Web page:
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Why do Sri Lankan human rights advocates repeatedly place their trust in an imperfect and highly politicised inter-state human rights mechanism year after year? For many of us working in the domain of human rights, there is a long history to engaging the UN Human Rights Council (UNHRC). Mine began in 2008, when I spent some time in Geneva learning about the (then) new body established to protect and promote human rights around the world. Often (not always), the Council mutates into theatre. The players play their part. ‘Good countries’, ‘bad countries’ and ‘neutral countries’ play their respective lead roles. A plethora of UN staff, INGOs, and local human rights activists constitute the supporting cast—most of them genuinely committed to the human rights cause. Some others are not even invited to the play. Many of us have grown extremely cynical of this process because, at the end of the show, we question what tangible benefits have accrued to those we represent—the victims of human rights abuses.

The 46th session of the UNHRC (HRC46) is no different to its predecessors. We will once again witness on stage the various actors. There will be smoke and there will be lights and when the curtains close, we risk returning to our deteriorating human rights predicament. Those who strive for accountability in Sri Lanka for abuses of the past have only a slim chance of securing sustainable reform in Sri Lanka through HRC46. Meaningful reform would require genuine political will to reckon with the past and convince a largely indifferent majority community that reconciliation and accountability are crucial for Sri Lanka. Meanwhile, the UNHRC process has given us a string of broken promises. Even the small ones that were kept by the previous administration have too easily been discarded. If its genuine reform we seek, HRC46 is not the forum to secure it. So there is no point in this process, right?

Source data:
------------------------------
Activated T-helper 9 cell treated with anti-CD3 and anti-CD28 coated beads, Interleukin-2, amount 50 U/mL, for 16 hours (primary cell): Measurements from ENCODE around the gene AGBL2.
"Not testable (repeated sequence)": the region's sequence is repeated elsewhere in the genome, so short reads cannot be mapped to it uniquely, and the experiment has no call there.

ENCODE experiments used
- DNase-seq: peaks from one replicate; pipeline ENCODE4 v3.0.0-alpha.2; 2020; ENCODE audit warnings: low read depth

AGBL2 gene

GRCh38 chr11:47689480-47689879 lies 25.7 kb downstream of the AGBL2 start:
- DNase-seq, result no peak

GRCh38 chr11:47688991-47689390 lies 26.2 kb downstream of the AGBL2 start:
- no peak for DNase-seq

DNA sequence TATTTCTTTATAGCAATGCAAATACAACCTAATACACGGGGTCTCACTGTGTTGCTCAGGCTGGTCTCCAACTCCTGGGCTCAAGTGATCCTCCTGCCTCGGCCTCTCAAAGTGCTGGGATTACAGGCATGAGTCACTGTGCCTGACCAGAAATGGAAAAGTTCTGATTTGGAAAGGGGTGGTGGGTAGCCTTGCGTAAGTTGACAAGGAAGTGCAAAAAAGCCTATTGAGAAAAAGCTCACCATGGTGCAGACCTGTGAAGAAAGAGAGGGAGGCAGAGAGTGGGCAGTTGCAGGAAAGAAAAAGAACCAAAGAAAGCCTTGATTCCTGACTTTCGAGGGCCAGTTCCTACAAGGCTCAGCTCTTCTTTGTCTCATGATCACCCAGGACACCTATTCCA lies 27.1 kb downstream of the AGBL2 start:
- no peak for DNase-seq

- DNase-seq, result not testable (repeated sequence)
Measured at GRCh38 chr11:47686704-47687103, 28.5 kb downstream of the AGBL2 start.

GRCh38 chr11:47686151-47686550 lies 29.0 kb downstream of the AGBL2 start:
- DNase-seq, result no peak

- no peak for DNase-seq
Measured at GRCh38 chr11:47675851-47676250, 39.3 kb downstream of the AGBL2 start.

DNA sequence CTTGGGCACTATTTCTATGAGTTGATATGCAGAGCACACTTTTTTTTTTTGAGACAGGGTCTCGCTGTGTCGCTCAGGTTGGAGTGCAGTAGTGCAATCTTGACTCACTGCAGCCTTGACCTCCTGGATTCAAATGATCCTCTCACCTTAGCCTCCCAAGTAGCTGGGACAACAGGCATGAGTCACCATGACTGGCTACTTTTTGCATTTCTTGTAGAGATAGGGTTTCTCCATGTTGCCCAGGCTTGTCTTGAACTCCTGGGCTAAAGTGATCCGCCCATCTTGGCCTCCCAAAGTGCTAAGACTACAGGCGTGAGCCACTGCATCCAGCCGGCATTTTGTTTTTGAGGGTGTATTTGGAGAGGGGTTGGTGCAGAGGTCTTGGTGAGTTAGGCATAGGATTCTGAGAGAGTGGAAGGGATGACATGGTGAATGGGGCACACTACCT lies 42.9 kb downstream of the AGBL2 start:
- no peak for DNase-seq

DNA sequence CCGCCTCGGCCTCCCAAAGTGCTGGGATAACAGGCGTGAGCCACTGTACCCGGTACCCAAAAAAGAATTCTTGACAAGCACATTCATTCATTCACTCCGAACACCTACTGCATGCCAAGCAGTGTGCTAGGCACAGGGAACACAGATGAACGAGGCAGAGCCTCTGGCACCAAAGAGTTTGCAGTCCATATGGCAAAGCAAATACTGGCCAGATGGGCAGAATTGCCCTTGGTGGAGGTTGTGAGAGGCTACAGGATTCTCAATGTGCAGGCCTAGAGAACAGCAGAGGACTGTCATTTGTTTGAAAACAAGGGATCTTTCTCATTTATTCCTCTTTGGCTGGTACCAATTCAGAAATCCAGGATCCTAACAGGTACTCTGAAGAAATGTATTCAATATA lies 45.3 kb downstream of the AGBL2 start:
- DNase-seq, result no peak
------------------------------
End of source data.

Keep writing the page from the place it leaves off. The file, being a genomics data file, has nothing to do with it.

Well, not quite. So long as we understand HRC46 for what it truly is, there are some concrete benefits that those who care about human rights in Sri Lanka can secure. HRC46 is about attention. It is not just about the actors on stage, but about the spotlight shone on them, and the audience that watches keenly. For when you’re on stage you must still perform in the open. And when the spotlight is upon you, you tend to present your best performance. Although HRC46 may not give us reform, it may give us respite.

Under the spotlight, Sri Lanka is more likely (even marginally) to avoid the worst abuses. Politicians—at least the smart ones—respond to practical pressure, and governments run by smart politicians tend to behave better when under scrutiny. We see evidence of that sad reality all the time. Sri Lanka’s human rights record between 2012 and 2018 improved. Any human rights index will confirm that. In 2012, the UNHRC adopted a resolution on Sri Lanka, so its improved record coincided with the period in which it came under the UNHRC’s microscope. Even as I write this article, the Prime Minister, perhaps one of the smartest politicians Sri Lanka has ever had, casually announced in parliament that the government would reverse its forced cremation policy (his office is now scrambling to backpedal).  Shakthika Sathkumara, a writer and poet unjustly targeted under the ICCPR Act, was discharged this week. The timing of these gestures is no coincidence. A looming HRC46 is proving its worth.

So if nothing else, human rights advocates will and should continue to engage the potential theatrics of HRC46 to secure some respite from the abuses currently taking place in the country. The process has improved the chances of ending the forced cremation policy. It would perhaps improve the chances of ending land grabs, maintaining media freedom and releasing human rights defenders such as Hejaaz Hizbullah. In a context where no amount of local advocacy seems to be working, it is entirely forgivable for human rights advocates to place their bets on an imperfect international mechanism. The calculation is simple: perhaps the government will be pressured into granting some respite.

It is not pleasant to think that governments require external pressure just to do the right thing—respect human rights, and treat citizens with dignity. Why should any civilised and dignified community have to rely on external pressure to get its government to do the right thing? The equation hints that the majority in our society doesn’t really care for these things. So the greater challenge that confronts Sri Lanka is apathy. HRC46 is a stopgap to a deeper chasm within Sri Lanka. What we really need is political leadership that is genuinely introspective, and willing to build an internal consensus on human rights—civil, political, economic, social, and cultural—and on genuine human development. If such leadership ever emerges, perhaps Sri Lanka can step off this stage once and for all. Until then, we can expect a cycle of theatrics where respite rather than reform is the only real item on the programme.